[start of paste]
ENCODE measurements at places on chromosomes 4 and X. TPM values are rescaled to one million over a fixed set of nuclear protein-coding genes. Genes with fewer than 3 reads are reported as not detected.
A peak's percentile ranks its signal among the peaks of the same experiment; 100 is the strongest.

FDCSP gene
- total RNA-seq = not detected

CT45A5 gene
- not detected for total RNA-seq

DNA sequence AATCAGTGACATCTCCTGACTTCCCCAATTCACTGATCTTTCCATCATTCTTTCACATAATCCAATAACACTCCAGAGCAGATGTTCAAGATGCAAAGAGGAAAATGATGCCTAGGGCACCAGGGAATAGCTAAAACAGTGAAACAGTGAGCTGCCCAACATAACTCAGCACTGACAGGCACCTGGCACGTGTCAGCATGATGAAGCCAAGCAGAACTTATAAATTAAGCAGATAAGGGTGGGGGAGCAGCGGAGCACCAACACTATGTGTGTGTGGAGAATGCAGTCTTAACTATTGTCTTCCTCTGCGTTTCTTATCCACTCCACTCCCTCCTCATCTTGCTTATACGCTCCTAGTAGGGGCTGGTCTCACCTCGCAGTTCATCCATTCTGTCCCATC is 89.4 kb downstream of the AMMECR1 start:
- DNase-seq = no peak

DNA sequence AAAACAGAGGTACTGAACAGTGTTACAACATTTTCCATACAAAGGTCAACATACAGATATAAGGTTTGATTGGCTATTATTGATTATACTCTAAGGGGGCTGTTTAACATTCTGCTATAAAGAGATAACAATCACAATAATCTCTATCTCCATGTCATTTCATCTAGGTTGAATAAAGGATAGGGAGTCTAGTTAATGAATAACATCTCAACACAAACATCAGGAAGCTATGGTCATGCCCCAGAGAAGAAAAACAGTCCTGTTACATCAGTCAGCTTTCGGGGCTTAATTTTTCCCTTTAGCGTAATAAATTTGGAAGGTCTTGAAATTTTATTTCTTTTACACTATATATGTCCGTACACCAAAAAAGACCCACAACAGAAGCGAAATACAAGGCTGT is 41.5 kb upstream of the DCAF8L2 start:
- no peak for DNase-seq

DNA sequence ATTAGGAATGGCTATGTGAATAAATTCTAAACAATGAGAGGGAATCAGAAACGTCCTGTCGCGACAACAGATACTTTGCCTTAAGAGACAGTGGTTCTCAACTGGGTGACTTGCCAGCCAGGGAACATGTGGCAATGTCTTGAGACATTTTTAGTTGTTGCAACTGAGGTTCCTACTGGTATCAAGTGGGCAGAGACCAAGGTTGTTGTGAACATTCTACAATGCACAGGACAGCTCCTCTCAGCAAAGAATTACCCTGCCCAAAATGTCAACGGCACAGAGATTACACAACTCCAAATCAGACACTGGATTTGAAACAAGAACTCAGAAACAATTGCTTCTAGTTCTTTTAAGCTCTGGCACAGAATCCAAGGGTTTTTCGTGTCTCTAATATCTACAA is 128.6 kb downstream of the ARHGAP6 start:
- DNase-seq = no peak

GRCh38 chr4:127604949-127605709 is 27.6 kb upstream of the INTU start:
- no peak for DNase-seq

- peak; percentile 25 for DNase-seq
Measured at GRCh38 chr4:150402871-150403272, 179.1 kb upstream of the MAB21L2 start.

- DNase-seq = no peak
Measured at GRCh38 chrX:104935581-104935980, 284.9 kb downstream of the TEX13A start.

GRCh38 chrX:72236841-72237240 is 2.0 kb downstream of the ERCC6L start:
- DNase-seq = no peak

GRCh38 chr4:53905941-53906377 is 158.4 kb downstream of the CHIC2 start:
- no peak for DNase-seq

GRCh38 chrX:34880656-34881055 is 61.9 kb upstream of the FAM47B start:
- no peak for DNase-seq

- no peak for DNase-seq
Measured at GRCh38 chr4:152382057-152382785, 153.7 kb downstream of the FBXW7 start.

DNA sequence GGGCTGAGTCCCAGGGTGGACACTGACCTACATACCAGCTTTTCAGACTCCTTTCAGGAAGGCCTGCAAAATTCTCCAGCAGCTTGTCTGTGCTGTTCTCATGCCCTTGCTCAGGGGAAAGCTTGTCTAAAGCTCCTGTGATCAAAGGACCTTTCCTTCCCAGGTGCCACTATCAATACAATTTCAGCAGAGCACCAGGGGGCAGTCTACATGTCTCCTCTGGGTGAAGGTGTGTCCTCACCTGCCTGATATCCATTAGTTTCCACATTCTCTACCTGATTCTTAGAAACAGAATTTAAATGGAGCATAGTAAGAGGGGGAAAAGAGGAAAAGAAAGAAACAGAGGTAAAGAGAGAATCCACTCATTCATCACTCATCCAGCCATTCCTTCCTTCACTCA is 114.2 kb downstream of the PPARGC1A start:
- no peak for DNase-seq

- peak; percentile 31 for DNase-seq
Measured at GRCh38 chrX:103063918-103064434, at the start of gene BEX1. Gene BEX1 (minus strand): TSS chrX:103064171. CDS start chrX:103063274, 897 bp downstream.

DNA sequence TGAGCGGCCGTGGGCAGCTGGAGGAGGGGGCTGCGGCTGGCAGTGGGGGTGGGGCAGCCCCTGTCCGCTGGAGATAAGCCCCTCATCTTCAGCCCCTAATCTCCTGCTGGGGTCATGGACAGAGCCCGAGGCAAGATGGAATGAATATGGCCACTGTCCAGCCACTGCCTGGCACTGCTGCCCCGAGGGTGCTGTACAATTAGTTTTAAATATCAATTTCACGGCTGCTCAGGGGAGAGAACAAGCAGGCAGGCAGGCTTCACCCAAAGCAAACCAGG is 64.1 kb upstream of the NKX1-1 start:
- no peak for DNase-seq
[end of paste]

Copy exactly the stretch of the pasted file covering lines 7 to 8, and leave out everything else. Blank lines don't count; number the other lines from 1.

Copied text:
DNA sequence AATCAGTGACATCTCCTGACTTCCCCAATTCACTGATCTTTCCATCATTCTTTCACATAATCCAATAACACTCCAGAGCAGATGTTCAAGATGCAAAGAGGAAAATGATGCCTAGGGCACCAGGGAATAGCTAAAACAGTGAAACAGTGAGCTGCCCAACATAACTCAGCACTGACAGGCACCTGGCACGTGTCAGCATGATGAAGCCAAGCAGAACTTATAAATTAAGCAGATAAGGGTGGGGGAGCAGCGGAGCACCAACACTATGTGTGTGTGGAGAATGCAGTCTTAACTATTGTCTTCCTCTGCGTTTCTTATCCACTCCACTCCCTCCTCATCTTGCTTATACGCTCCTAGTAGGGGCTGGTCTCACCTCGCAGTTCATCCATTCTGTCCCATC is 89.4 kb downstream of the AMMECR1 start:
- DNase-seq = no peak